Hybrid electrode paves way for next-gen electronics
A new breed of transparent and stretchable electrodes designed by Ulsan National Institute of Science & Technology (UNIST) researchers may make way for more flexible electronics, displays, and solar cells.
The research team demonstrated a live rabbit wearing contact lenses fitted with organic light-emitting diode (LED) with no side effects. The device was made of graphene with silver nanowires that forms a thin, transparent, and stretchable electrode that overcome the weakness of each individual material. The electrode hybrid used in the demonstration could be used in possible future applications such as scanning and taking pictures using soft contact lenses.
Transparent electrodes have been widely used in things like touch screens, flat-screen TVs, solar cells and light-emitting devices. Commonly made from indium tin oxide (ITO), it is brittle and cracks thus losing functionality if flexed. It also degrades over time, and is expensive due to the limited quantities of indium metal.
As an alternative, the networks of randomly distributed mNWs have been considered as promising candidates for next-generation transparent electrodes, due to their low-cost, high-speed fabrication of transparent electrodes. However, the number of disadvantages of the mNW networks limited their integration into commercial devices. They have low breakdown voltage, typically high NW-NW junction resistance, high-contact resistance between network and active materials, material instability and poor adhesion to plastic substrates.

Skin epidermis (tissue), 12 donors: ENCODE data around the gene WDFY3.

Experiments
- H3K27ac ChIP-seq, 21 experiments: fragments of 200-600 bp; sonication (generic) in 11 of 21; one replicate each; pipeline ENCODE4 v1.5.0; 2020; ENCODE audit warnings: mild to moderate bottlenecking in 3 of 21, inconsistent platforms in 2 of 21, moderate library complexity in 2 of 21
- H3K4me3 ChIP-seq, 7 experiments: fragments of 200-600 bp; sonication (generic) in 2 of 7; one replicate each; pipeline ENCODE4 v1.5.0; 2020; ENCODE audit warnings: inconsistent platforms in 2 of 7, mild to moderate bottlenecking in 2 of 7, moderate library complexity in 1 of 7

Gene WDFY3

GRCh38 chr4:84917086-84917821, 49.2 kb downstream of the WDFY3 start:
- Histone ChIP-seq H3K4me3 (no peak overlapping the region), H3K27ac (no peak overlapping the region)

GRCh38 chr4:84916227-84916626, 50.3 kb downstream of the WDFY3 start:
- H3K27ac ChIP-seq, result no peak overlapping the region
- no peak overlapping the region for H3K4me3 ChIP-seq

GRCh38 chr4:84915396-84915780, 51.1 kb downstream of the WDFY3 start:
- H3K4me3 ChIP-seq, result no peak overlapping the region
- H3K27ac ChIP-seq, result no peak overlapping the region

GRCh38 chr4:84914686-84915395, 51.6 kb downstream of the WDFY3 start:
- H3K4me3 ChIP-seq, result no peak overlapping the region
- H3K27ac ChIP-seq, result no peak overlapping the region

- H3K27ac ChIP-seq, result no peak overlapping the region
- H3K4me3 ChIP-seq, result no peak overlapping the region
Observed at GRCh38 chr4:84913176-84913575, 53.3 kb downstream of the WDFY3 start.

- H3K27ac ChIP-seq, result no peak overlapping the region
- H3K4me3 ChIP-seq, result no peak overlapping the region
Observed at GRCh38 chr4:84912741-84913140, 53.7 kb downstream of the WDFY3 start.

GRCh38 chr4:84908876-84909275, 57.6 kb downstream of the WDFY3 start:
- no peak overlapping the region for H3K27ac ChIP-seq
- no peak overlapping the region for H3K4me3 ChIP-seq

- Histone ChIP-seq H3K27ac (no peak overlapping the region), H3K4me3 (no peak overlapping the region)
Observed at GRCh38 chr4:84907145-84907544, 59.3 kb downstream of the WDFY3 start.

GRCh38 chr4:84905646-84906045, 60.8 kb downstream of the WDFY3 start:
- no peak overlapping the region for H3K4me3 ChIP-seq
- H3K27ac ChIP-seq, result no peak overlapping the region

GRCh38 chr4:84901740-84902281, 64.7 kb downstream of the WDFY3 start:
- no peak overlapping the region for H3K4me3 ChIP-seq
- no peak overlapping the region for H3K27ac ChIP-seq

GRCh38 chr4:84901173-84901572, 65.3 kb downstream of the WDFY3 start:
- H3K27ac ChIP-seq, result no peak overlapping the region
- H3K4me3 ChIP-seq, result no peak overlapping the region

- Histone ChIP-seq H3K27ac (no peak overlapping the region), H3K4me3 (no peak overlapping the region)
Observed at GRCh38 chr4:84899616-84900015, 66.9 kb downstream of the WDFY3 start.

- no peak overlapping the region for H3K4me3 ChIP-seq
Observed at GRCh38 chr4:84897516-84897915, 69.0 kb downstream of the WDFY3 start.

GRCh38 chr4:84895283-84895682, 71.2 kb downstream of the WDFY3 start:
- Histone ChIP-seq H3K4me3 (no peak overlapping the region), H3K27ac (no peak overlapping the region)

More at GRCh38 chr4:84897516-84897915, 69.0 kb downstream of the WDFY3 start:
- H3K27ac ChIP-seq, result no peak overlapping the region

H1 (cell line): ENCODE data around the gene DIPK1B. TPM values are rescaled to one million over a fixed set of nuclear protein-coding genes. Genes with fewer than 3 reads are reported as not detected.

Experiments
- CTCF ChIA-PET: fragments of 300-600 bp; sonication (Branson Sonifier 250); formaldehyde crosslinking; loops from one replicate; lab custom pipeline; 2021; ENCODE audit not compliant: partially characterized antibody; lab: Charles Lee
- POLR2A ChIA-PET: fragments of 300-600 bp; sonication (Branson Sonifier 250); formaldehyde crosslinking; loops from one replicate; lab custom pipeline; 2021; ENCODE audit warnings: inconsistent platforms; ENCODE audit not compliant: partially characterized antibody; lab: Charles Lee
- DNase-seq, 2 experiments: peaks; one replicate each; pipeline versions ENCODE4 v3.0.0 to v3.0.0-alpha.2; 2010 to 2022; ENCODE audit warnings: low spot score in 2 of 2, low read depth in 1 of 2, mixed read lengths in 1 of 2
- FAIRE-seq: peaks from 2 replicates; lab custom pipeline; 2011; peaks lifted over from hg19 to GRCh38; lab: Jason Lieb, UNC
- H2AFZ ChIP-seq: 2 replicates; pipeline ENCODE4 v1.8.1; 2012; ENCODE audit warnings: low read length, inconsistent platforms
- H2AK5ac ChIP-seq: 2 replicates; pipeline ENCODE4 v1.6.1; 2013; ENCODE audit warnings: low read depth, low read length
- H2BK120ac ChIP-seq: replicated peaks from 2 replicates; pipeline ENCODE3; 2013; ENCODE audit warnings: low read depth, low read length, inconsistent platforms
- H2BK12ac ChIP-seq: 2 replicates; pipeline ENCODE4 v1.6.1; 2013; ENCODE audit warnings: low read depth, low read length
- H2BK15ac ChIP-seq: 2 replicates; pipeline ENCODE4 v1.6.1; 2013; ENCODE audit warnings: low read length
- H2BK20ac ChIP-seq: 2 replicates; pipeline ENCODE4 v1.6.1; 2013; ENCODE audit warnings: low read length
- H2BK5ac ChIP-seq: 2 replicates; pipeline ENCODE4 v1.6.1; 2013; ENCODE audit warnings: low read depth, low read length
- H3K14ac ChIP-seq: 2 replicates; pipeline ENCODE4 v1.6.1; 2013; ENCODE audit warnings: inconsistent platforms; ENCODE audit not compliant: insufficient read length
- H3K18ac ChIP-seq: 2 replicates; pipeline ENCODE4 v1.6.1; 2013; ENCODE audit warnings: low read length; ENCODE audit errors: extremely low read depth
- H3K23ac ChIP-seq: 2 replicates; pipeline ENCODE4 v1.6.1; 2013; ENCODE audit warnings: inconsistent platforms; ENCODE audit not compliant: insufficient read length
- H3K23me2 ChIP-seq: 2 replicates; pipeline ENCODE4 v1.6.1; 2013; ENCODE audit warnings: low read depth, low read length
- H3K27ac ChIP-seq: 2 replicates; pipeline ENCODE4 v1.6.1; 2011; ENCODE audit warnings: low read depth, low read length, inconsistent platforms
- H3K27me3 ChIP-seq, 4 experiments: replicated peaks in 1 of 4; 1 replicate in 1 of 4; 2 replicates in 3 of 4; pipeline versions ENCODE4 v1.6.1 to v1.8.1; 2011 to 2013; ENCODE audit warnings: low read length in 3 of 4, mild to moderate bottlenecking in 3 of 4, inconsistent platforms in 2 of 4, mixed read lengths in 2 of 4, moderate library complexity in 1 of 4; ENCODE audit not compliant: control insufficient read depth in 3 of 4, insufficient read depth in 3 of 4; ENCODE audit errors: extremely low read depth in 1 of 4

Graphene is also well known as good a candidate for transparent electrode because of their unique electrical properties and high mechanical flexibility. However, scalable graphene synthesis methods for commercialisation produces lower quality graphene with individual segments called grains that increase the electrical resistance at boundaries between these grains.
Silver nanowires, on the other hand, have high resistance because they are randomly oriented like a jumble of toothpicks facing in different directions. In this random orientation, there are many contacts between nanowires, resulting in high resistance due to large junction resistance of nanowires. Due to these drawbacks, neither is good for conducting electricity, but a hybrid structure, combined from two materials, is.
LED fitted soft eye contact lens. This was worn by a live rabbit during the UNIST demonstration.
The hybrid material presents a high electrical and optical performance with mechanical flexibility and stretchability for flexible electronics. The hybrid transparent electrode has a low "sheet resistance" and high transmittance. There's almost no change in its resistance when bent and folded. Where the ITO is bent, its resistance increases significantly. Additionally the hybrid material preserves its electrical and optical properties against thermal oxidation condition
In the demonstration conducted by the research team using a live rabbit, the contact lens was worn by the rabbit for five hours and no abnormal behaviour, such as bloodshot eye or the rubbing of eye areas were observed in the live rabbit. Using eye contact lenses to take pictures and scan images may not be science fiction anymore.
The research was led by Jang-Ung Park, professor of the School of Nano-Bioscience and Chemical Engineering at UNIST. "We believe the hybridisation between two-dimensional and one-dimensional nanomaterials presents a promising strategy towards flexible, wearable electronics and implantable biosensor devices, and indicate the substantial promise of future electronics," said Park.